Polysubstance dependence shows increasing trend in recent years. In our study there is rise in number of persons taking to substances earlier in their life in the present decade and this correlates with the worldwide trend.[21722] Recent trends in substance abuse in China shows a re-emergence of substance abuse (increasing trend in substances abuse) and also abuse of new substances.[17] Fournier et al.[22] gives an overall slight decline in tobacco, methamphetamine, heroin, and club drinks. Though America is congratulating itself in curbing the alcohol and illicit substance use and the decline in teen smoking, abuse and addiction of controlled prescription substances, i.e., opioid, CNS depressants, and stimulants have been stealthily but sharply rising[2] in the United States. The teenage abuse of prescription substances has increased from 5.4% in 2002 to 6.3% in 2005.[2] Wilson et al.[23] states that clinical impression of adolescent substance abuse underestimates the problem and calls for structured screening devices. Early age of use of alcohol and early regular drinking is a marker of risk for later dependence.[2021]

An abuser of psychotropic substance in a house has tremendous impact on others in the family. In our study people with positive family history of substance dependence start using substances earlier in their lives and it is significant statistically (P < 0.0001). This correlates with the study done by Kadri et al.[24] in a Deaddiction Center in Ahmedabad. People with positive family history of alcohol dependence have higher prevalence of lifetime alcohol dependence.[25] Risk of initiation of alcohol use prior to 15 years of age is greater in those with family history of alcohol dependence.[26] Genetic and environmental factors play a part in this association.[2627] Paternal maximum alcohol consumption predicts substance abuse or dependence in male and female offsprings.[28]

In our study alcohol dependence with comorbidity is 37.2% and polysubstance dependents have comorbidity of 57%. It correlates well with Epidemiological Catchment Area (ECA) study[29] in which alcohol dependents with comorbid mental disorder is 37% and polysubstance dependents have comorbid mental disorder of 53%. In National Comorbidity Survey (NCS) study,[30] 78% men and 86% women with alcohol use had comorbid mental disorders. In our study, mood disorder is the commonest comorbid condition associated with substance dependence (21.6%). The ECA study[29] and National Epidemiologic Survey on Alcohol and Related Conditions (NESARC)[31] reports odds ratio between substance use disorder and any mood disorder greater than odds ratio for other conditions. Recent findings from NESARC[31] show greater association for mood disorder across eight specific substance use disorders.[32] In contrast NCS[30] reported associations between substance dependence and any anxiety disorder exceed that for any mood disorder. In ECA study, bipolar disorder was the most common axis I condition likely to occur in substance use disorder.[2933] Schizophrenics tend to be dependent on polysubstance.[3435] High prevalence of substance abuse is present in schizophrenics.[36] In our study, comorbid schizophrenia was diagnosed in 4.3% of alcohol dependent cases and 24.8% in polysubstances dependent cases. This is significant statistically. Of the total 61 cases diagnosed as schizophrenia 30 patients (50%) were polysubstance dependent cases. Schizophrenics tend to be polysubstance dependent rather than alcohol alone P< 0.001. This correlates with the study by Verdoux et al.[37] in which nearly half, i.e., 47.8% of substance dependents with comorbid schizophrenia, schizo affective, bipolar disorder were dependent on at least two different substances. Study by Green et al.[38] and Winklbaur et al.[36] shows that schizophrenics are dependent on polysubstance mostly alcohol, cannabis, nicotine, and cocaine. Second to alcohol, cannabis is most frequently misused substance in a patient with schizophrenia.[39] Rate of comorbid substance dependence in schizophrenia is three times higher than in the general population.[40]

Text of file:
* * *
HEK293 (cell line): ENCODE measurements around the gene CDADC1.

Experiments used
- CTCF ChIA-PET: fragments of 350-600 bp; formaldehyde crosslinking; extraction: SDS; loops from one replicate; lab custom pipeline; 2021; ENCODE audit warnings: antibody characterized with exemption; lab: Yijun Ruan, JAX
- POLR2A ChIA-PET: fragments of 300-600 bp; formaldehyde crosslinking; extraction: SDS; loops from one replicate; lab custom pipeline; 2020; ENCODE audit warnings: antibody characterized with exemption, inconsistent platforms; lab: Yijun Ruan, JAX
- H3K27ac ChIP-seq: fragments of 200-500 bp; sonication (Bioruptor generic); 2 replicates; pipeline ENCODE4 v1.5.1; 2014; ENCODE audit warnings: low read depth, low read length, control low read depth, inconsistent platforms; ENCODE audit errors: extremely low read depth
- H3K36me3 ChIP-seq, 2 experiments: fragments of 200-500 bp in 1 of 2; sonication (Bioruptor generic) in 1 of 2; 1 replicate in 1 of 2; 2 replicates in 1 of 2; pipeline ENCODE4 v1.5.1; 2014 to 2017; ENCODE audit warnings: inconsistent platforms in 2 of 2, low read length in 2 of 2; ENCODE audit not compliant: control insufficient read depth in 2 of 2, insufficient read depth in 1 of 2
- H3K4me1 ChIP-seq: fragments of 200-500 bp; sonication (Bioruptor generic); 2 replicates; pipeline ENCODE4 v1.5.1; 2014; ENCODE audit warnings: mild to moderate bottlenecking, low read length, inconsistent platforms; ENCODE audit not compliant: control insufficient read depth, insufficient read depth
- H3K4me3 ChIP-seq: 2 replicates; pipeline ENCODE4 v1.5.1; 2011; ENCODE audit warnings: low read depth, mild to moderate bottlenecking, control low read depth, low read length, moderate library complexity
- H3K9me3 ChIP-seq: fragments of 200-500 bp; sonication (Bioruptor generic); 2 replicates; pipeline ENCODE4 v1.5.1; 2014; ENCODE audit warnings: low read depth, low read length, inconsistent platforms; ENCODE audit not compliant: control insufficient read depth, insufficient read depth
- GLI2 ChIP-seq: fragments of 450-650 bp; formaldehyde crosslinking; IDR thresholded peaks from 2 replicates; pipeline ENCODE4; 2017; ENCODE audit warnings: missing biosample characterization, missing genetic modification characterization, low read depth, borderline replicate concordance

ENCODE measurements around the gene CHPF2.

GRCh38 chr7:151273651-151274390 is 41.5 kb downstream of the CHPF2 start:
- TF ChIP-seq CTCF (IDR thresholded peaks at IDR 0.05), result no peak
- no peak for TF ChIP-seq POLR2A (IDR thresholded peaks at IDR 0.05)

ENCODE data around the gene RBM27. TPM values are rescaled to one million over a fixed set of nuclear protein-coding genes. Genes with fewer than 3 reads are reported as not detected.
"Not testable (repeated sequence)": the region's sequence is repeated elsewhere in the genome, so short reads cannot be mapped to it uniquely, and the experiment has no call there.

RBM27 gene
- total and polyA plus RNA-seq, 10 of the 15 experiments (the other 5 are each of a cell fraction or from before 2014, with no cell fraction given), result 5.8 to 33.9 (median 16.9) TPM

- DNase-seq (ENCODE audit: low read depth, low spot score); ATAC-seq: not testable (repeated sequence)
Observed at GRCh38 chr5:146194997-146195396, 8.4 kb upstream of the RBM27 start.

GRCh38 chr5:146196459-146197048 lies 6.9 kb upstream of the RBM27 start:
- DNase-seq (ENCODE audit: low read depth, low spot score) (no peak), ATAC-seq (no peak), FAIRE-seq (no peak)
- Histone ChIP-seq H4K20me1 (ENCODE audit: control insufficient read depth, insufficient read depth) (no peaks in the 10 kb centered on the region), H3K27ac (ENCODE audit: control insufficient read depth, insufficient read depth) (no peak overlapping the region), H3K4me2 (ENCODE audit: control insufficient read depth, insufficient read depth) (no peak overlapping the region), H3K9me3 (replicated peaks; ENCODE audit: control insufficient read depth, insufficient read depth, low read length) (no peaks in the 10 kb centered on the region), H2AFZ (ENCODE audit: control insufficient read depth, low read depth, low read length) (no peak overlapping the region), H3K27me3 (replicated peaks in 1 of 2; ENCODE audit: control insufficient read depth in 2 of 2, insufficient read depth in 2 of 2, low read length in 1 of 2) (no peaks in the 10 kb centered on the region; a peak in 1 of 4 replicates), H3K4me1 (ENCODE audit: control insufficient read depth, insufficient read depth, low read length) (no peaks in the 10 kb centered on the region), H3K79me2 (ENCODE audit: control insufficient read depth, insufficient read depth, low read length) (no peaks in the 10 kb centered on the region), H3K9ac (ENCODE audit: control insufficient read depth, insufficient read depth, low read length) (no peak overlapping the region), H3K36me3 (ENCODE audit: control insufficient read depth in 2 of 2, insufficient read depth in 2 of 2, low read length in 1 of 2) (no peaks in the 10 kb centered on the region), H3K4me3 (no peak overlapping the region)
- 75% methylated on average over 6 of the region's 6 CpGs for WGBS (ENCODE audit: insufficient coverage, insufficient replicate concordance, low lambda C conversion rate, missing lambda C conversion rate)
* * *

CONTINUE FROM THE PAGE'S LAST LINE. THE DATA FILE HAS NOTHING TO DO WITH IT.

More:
The clinical impact of comorbidity is substantial. Comorbid disorders worsen the prognosis of treatment and increase use of services and health care costs.[3233] The treatment of comorbid substance use and mental disorders can be challenging for the clinician and the health care system.[3133] Careful evaluation of the symptoms of each disorder is required followed by formulation of an integrated treatment plan.[32]

CONCLUSION

Alcoholic beverages have been used in human societies since time immemorial. Cultural differences apparently influence pattern of alcohol consumption.[41] Substance dependence is a multidimensional problem.[42] It involves not only the person, but also influences the society on diverse ways. Contrary to our expectation we did not see a rising trend in substance dependence among patients attending psychiatry department in our study across decades. But polysubstance usage is increasing. The other alarming fact is more number of people are getting initiated to substance use earlier in their life.[21721] Awareness for early treatment and early diagnosis of comorbid diseases is necessary and this has major implications for management.[313343] Family members should be role model for youngsters. We have to adapt methods to prevent polysubstance use.

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Source of Support: Nil

Conflict of Interest: None declared

Keywords:

Alcohol dependence; comorbidity; polysubstance dependence